2) The kind of knowledge that is needed for improvement is not common and is not a product of our current education system. It comes from four components and their interactions: appreciation for a system, knowledge about variation, theory of knowledge and psychology. A person does not need to be expert in any of these components in order to apply it. It helps to have access to a person with this knowledge who can teach and advise all leaders in an organization, starting with senior management.
In his 1986 book, Out of the Crisis, Dr. Deming described the kind of structure that an organization might need in order to be organized for “quality and productivity” (Chapter 16). The schematic on page 467, below, includes a component described as “leadership in statistical methodology” which serves as advisor to the CEO, senior management and every component in the organization. I see some healthcare organizations accessing people with this knowledge in order to apply lean thinking and make transformational change possible in their organizations.
3) Managing an organization is not the same as managing the parts. Some people believe that organizations can be reduced to their parts, and the parts (if improved) will produce an improved whole. They treat the organization as if were additive (like a bowling team – where you can merely add up the scores of the individual players).
An example of this is benchmarking productivity of each department against similar peer departments and requiring the department to get better and better productivity. They don't understand that this approach will produce what Dr. Deming called “selfish profit centers”, each doing their best. A better approach is to study and improve the processes (value streams) in order to produce value to the customer.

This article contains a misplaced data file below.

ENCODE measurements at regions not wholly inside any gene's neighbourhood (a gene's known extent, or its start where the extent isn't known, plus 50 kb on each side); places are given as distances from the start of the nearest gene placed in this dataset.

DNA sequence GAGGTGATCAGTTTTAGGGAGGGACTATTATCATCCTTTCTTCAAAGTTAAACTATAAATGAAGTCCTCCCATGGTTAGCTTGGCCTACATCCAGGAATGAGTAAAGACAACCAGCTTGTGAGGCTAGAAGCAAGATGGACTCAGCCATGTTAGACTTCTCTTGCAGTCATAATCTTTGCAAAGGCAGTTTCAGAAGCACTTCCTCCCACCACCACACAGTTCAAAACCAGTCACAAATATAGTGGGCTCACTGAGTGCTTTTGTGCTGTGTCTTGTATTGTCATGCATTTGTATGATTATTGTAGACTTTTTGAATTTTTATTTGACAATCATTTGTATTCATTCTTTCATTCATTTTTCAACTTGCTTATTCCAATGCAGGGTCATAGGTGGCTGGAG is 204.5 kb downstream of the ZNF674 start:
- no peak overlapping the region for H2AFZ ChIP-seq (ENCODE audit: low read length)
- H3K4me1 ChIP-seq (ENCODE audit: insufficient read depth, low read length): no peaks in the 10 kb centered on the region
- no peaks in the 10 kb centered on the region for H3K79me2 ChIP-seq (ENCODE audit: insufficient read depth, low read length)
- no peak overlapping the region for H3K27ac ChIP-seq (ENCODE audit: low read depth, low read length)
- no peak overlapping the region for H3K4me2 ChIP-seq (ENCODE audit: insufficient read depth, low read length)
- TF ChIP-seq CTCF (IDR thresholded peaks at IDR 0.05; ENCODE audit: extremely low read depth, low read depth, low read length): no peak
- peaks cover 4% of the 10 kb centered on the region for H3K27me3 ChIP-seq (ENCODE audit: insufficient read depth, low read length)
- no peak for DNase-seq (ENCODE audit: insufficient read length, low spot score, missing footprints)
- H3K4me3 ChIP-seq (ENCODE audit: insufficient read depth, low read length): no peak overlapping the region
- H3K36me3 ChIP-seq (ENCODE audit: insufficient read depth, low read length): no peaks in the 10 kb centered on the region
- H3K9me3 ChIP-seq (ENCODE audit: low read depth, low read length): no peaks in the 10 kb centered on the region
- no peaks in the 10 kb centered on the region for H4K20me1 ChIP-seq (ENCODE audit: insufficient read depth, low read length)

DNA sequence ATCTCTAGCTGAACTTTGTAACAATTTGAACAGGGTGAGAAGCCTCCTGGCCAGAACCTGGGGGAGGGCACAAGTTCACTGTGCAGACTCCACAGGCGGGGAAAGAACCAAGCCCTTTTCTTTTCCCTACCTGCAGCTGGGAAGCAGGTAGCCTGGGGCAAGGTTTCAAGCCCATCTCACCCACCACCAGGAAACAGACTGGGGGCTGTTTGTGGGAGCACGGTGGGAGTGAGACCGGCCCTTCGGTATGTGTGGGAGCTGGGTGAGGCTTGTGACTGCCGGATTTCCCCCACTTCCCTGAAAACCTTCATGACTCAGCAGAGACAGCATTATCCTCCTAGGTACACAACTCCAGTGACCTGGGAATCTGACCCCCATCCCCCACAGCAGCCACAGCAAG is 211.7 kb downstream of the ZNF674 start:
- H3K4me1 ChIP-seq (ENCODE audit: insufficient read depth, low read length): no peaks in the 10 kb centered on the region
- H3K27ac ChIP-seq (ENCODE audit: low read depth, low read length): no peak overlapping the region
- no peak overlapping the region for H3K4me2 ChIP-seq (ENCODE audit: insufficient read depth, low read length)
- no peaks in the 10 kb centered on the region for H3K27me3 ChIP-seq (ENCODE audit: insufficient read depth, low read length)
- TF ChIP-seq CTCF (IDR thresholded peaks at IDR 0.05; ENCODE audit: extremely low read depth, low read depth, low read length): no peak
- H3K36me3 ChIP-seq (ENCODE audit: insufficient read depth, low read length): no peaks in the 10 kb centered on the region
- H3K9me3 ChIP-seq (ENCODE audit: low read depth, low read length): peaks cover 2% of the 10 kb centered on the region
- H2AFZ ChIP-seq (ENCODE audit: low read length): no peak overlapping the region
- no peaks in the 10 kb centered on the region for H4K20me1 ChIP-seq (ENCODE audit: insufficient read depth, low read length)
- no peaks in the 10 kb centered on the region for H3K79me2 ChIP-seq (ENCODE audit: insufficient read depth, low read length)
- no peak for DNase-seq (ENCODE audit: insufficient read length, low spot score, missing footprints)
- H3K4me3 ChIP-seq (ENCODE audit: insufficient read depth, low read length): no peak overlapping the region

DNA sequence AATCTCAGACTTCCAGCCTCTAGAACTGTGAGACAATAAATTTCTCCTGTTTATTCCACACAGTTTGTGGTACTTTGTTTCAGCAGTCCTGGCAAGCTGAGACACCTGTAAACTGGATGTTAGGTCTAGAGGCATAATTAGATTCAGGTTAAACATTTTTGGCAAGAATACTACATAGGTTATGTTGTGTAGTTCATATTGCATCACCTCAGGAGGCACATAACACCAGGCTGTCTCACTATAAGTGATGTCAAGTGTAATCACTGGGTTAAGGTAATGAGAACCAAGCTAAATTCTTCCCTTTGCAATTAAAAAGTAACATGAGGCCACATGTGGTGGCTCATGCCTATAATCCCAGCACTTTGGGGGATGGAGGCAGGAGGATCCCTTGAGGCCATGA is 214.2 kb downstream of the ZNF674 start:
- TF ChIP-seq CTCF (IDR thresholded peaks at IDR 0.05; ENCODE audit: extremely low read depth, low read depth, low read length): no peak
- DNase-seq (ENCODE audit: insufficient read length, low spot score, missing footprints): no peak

I think that Dr. Deming would be very encouraged about the current efforts to improve the quality of health care. When I learn from others who are bringing the concepts of lean thinking to the health care system problems, it feels as though we are extending the application of knowledge that Dr.Deming and so many others articulated.
For my part, I'm trying to capture some of the things that I'm learning in my on-line journal – http://gembawalkabout.tumblr.com/. I would not describe this as a blog, but rather a summary of what I'm learning as I try to make a contribution to the healthcare improvement effort. I call my journal “gembawalkabout“. It's a combination of the terms “gemba walk” (to go to the actual place where value is added) + “walkabout” – an Australian aborigine word (a short period of wandering bush life engaged as an occasional interruption of regular work).
I don't believe that my walk will be a “short period of wandering” since I believe that to truly understand and apply the concepts described by Dr.Deming and others requires a life-long investment.
What do you think? Scroll down to comment or share your thoughts and the post on social media. Don't want to miss a post or podcast? Subscribe to get notified about posts via email daily or weekly.
- Guest Post: Deming, Lean, and Healthcare Transformation - May 5, 2010